1. Trump and lemmings: Here are your final power lunch talking points for the week: One of the more fascinating things to watch over the past 18 months has been the willingness of Republicans to nod along and smile as President Trump spins and shovels more … well, BS. In West Virginia on Thursday, Trump asserted that “millions and millions” of people voted fraudulently in the 2016 elections. Except, Indiana Secretary of State Connie Lawson disputes that there was any such activity and Trump’s own commission on elections collapsed under the weight of all the … BS. Then there’s the “caravan” of Central Americans coursing through Mexico and headed to the U.S. border, prompting him to call out troops because “women are being raped  at numbers never seen before.” Except, there is no evidence. If there was, the international press would be all over such a story here in the #metro era. And then there is porn star Stormy Daniels. Trump told reporters on Air Force One Thursday he wasn’t aware  that his attorney paid her $130,000 just before the 2016 election, which is really an astounding assertion. Attorney Michael Cohen just coughed up $130,000 on his own? Mr. President, we all were born just yesterday.
  • HPI Interview: Donnelly says Kochs seek to 'buy' INSen

    INDIANAPOLIS – In five weeks, U.S. Sen. Joe Donnelly will finally have a Republican challenger. Asked if he preferred facing Luke Messer, Todd Rokita or Mike Braun, Donnelly said, “No.” “Even my political job is to do the best I can and put my credentials out there,” he said at Cup’s Coffee in downtown Indianapolis Wednesday afternoon. “I’m more than happy to have Hoosiers make a judgment.  Hoosiers are common sense. We don’t spend our time trying to be the flashiest, we spend our time trying to be the most solid. That’s what I’ve tried to do in the Senate.” Donnelly is often called the most vulnerable Senate Democrat. He says the Koch Brothers have already spent more than $6 million to “buy the Indiana Senate seat.”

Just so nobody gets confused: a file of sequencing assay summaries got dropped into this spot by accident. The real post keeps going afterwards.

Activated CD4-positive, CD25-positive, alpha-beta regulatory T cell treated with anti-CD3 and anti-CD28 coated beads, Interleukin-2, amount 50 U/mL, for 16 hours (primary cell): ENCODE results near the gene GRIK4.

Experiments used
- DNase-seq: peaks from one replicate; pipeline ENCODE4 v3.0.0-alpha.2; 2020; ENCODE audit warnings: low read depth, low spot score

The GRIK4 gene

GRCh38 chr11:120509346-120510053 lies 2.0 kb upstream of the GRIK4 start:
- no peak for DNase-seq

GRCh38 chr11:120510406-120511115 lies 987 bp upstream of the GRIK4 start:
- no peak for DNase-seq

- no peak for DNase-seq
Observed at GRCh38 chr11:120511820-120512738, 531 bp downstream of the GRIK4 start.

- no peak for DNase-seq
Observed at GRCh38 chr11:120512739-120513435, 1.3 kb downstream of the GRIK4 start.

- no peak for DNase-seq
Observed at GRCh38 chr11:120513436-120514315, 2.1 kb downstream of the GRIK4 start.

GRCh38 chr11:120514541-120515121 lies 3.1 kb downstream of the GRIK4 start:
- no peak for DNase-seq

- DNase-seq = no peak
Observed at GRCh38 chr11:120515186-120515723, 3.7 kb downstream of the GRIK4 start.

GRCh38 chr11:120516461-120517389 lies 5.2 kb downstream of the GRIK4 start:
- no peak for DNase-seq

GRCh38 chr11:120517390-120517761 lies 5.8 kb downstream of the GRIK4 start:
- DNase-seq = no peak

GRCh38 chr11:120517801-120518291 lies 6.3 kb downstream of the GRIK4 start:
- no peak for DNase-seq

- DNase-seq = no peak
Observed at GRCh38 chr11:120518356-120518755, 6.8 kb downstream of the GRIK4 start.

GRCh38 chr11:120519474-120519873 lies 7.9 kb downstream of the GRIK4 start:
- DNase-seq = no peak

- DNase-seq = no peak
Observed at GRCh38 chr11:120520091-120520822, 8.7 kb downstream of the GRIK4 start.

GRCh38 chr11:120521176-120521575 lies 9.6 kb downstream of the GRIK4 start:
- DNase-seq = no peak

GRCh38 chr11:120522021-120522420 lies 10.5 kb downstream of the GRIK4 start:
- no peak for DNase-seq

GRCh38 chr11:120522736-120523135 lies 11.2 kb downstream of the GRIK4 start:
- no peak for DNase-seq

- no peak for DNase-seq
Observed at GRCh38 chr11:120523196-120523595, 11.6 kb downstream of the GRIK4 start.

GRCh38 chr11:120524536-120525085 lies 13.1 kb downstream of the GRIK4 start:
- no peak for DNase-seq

• Horse Race: Morales, Braun claim 4th CD momentum

    INDIANAPOLIS – Republican Diego Morales 4th CD campaign has been running TV ads since January, and the candidate says that meeting his fundraising targets and a grassroots campaign have positioned him to prevail in the May 8 primary. But Steve Braun, who has been on the air since February, also sees a clear path to victory in the race to replace U.S. Rep. Todd Rokita and might be benefitting residually from the U.S. Senate race advertising of his brother, Mike. Morales and Braun are facing State Rep. Jim Baird, Jared Thomas, Kevin Grant, James Nease and Tim Radice in the May 8 primary.
  • Atomic! Gender gaps widen; ad wars up; Putin to White House?
    By BRIAN A. HOWEY, in Indianapolis

    1. Hoosier women falling behind: Here are your Tuesday power lunch talking points: In last week’s Howey Politics IndianaErin Macey of the Indiana Institute for Working Families cited statistics from  “Wages, Wealth, & Poverty: Where Hoosier Women Stand and Ways our State Can Close the Gaps,” which revealed a widening gender wage gap, from 24 to 26%. That amounts to a $12,700 annual differential in pay from men. Fort Wayne Journal Gazette reporter Niki Kelly delves further with the Institute for Women's Policy Research’s grade of “D” for the state on a range of issues dealing with wages, health, family, poverty and opportunity. Kelly reports: “The state's highest grade is a C-, which it received in political participation, and its lowest is an F in work and family, where the state ranks 51st. Indiana's grade in this area is due in part to lack of legislative support for policies like paid leave, elder and dependent care, child care, and prekindergarten. There are 37% of women holding managerial or professional occupations (compared to 41.6% nationally), or 48th in the U.S.”